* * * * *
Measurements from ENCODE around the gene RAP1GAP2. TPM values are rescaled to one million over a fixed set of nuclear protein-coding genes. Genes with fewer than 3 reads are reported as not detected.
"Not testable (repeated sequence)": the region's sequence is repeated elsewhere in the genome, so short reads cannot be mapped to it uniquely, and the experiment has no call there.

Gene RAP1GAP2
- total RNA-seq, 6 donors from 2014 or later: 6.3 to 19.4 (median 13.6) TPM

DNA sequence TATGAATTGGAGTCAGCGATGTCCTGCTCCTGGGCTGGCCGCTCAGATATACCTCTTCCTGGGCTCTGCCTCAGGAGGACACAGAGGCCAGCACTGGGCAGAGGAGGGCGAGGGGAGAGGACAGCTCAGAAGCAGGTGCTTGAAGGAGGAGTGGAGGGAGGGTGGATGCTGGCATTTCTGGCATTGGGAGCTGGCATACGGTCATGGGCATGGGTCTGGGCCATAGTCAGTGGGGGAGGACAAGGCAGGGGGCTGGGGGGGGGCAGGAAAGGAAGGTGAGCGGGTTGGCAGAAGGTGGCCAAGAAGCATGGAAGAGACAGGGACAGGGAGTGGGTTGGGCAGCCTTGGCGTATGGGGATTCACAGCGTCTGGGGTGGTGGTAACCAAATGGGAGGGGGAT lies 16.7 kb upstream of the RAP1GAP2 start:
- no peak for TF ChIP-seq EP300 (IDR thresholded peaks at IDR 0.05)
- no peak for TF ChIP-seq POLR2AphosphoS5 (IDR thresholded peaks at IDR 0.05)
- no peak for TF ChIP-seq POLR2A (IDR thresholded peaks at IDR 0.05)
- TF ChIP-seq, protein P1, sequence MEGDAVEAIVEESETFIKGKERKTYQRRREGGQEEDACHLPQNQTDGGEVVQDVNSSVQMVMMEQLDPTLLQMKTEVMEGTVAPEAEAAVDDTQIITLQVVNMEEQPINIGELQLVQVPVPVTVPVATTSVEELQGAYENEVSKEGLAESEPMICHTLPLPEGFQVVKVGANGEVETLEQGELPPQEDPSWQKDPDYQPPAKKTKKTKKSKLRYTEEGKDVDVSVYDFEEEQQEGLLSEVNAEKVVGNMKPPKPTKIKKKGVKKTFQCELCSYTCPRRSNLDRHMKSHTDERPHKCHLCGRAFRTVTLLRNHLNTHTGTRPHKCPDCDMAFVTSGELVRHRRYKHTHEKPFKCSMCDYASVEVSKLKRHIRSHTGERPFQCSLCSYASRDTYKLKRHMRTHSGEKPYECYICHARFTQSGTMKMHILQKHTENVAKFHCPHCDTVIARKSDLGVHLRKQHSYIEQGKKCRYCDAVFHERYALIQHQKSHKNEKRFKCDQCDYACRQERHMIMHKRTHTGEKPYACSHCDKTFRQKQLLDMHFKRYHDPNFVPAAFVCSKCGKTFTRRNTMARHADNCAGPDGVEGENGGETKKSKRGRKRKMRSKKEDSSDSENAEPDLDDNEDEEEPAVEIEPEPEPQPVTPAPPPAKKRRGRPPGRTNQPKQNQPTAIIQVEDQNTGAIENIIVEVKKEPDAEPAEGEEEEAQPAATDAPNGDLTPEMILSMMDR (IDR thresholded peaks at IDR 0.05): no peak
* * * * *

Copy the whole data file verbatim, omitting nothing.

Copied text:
Measurements from ENCODE around the gene RAP1GAP2. TPM values are rescaled to one million over a fixed set of nuclear protein-coding genes. Genes with fewer than 3 reads are reported as not detected.
"Not testable (repeated sequence)": the region's sequence is repeated elsewhere in the genome, so short reads cannot be mapped to it uniquely, and the experiment has no call there.

Gene RAP1GAP2
- total RNA-seq, 6 donors from 2014 or later: 6.3 to 19.4 (median 13.6) TPM

DNA sequence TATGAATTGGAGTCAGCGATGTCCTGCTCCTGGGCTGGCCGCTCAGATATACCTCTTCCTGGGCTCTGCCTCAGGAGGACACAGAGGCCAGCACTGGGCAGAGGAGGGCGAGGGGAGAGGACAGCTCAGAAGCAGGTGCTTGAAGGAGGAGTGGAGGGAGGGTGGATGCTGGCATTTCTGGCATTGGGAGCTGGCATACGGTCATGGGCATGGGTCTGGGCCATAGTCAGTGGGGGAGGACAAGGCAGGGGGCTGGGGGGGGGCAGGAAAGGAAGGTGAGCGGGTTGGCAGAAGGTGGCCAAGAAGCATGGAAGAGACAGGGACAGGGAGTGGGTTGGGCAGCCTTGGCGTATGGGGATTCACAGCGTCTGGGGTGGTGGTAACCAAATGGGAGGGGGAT lies 16.7 kb upstream of the RAP1GAP2 start:
- no peak for TF ChIP-seq EP300 (IDR thresholded peaks at IDR 0.05)
- no peak for TF ChIP-seq POLR2AphosphoS5 (IDR thresholded peaks at IDR 0.05)
- no peak for TF ChIP-seq POLR2A (IDR thresholded peaks at IDR 0.05)
- TF ChIP-seq, protein P1, sequence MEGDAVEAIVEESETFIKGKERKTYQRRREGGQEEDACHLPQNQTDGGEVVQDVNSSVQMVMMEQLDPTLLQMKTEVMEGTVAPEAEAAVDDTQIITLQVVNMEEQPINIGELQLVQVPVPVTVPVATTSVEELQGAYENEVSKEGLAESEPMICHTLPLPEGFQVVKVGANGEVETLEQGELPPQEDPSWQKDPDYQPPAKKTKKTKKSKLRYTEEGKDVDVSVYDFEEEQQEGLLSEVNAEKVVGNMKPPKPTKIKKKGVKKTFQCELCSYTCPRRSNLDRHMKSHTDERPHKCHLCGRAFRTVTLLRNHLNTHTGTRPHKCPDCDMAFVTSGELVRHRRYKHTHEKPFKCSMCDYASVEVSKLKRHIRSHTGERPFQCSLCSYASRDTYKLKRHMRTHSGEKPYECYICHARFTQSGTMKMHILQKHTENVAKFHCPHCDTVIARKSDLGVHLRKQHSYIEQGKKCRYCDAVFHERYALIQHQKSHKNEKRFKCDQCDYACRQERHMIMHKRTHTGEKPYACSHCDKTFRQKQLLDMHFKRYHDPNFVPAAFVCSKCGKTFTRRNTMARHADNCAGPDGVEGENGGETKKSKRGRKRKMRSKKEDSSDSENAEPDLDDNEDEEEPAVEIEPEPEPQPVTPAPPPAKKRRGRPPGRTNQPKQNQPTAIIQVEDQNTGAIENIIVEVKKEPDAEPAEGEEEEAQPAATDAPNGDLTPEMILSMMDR (IDR thresholded peaks at IDR 0.05): no peak